We don’t need these things in the Century of Texas.
Just how important is full-day pre-kindergarten for the state’s youngest and most disadvantaged kids? Is it more important than after-school tutoring? Than canceling music and art classes? As they brace for a proposed $10 billion less in state funding, that’s one decision that public schools will have to make.
“It’s choosing between bad and worse and bad and bad,” says Daniel King, the superintendent of the Rio Grande Valley’s Pharr-San Juan-Alamo district, “It’s definitely not a good day when we are sitting around talking about whether class size going up could help salvage all-day pre-K, or vice-versa.”
The Texas Education Agency‘s $1.3 billion in discretionary grants, which fund a variety of special initiatives from full-day pre-K to teacher incentives to high school completion efforts, are among the state programs sent to the guillotine in the introductory budget proposals from both the House and the Senate. The former slashes all funding for the grants, while the latter reduces the total amount to $400 million to be spread across all of the agency’s competitive grant programs. The grants currently allow districts to extend the state’s standard half-day pre-K to a full-day program at a cost of about $200 million per biennium. Last year the program funded full-time pre-K for approximately 101,000 children of the more than 190,000 enrolled in state-funded pre-K.
Advocates argue that pre-K, where students learn fundamentals like counting, the alphabet, sharing and taking turns, makes kids less likely to drop out, repeat grades and need remedial classes as they move through the education system. Developing these skills early, says Libby Doggett, who oversees the Pew Center on the States pre-K advocacy efforts, can result in up to $7 return for every dollar the state invests in pre-K programs. (In Texas, a 2006 study from Texas A&M University showed at least a $3.50 yield on every dollar invested.) She says any cuts to funding for pre-K will hurt the state for “years to come” in increased costs for parents who must alter work schedules to take care of their children during the day, schools that must deal with unprepared students and communities that have to tackle higher dropout rates.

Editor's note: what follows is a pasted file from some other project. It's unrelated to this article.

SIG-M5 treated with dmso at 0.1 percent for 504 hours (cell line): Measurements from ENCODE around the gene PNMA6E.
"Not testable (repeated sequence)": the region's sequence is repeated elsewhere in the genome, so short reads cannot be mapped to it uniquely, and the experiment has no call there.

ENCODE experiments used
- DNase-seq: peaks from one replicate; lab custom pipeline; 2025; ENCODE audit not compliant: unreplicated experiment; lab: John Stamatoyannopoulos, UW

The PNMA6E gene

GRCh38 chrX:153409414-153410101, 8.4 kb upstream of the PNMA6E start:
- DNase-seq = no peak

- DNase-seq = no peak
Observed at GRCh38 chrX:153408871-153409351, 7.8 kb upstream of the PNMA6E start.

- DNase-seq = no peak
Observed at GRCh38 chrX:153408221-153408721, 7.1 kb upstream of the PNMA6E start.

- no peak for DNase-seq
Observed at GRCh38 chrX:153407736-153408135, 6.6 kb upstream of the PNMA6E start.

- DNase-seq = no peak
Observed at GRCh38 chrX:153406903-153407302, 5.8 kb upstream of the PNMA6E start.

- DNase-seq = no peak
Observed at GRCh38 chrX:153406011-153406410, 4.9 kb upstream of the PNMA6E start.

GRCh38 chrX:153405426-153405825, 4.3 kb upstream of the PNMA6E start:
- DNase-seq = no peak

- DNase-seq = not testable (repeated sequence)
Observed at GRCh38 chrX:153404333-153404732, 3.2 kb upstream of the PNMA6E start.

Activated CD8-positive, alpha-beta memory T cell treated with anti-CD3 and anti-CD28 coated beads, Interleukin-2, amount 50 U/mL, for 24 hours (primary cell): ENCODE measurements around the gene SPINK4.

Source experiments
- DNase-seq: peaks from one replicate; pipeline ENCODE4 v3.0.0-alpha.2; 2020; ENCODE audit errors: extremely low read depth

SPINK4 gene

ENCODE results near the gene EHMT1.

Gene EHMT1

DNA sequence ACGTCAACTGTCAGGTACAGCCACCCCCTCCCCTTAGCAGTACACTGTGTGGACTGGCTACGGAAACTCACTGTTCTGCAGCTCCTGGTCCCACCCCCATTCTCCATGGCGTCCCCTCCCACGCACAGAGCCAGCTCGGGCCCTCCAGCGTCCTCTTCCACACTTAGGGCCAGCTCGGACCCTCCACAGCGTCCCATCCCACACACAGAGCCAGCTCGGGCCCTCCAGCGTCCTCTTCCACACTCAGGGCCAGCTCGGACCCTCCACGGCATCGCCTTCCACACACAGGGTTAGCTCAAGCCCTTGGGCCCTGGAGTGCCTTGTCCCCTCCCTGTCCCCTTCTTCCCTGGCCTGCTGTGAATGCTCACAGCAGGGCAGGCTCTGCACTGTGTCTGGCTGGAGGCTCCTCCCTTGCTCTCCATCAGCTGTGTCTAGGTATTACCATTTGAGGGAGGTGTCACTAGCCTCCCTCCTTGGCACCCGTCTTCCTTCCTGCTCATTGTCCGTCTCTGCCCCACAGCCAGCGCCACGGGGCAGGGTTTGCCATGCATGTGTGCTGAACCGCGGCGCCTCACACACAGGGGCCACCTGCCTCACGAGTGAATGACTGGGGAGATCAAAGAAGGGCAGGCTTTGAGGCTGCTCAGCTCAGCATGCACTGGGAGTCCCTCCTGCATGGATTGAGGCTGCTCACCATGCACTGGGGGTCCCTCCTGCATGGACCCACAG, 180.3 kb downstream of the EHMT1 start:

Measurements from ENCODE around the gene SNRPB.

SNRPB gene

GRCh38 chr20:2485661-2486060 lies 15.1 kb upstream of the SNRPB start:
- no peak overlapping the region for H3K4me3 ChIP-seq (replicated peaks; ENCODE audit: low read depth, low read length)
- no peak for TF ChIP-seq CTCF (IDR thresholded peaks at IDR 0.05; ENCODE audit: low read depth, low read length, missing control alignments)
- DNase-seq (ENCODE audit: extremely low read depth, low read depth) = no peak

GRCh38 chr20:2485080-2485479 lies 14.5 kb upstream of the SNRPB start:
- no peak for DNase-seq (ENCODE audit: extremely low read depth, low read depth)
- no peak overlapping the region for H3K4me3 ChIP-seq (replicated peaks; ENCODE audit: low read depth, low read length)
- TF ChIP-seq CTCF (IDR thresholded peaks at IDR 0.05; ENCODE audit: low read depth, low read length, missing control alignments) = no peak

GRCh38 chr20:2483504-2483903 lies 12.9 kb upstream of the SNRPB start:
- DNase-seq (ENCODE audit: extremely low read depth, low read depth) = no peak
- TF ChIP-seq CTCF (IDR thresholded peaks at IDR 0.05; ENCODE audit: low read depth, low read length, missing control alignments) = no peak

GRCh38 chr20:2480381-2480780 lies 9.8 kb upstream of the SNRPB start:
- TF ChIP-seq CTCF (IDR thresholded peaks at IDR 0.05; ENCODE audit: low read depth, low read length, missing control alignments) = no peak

“There’s no educational program that has a better basis in research and a better return in investment,” Doggett says. “Smart states will get out ahead, smart legislators will make sure the money is there, because it really will make the rest of the school system better.”
I have no idea what the effect of this will be. Neither, I daresay, do the legislators who are willing to vote for it, though I’m sure they’ll all downplay it if pressed. We know there are benefits to pre-K – there are likely benefits we don’t really notice as well, because they’re not tied up in test scores – and we know there will be costs to cutting pre-K. But who cares about future costs if we can save a few bucks now?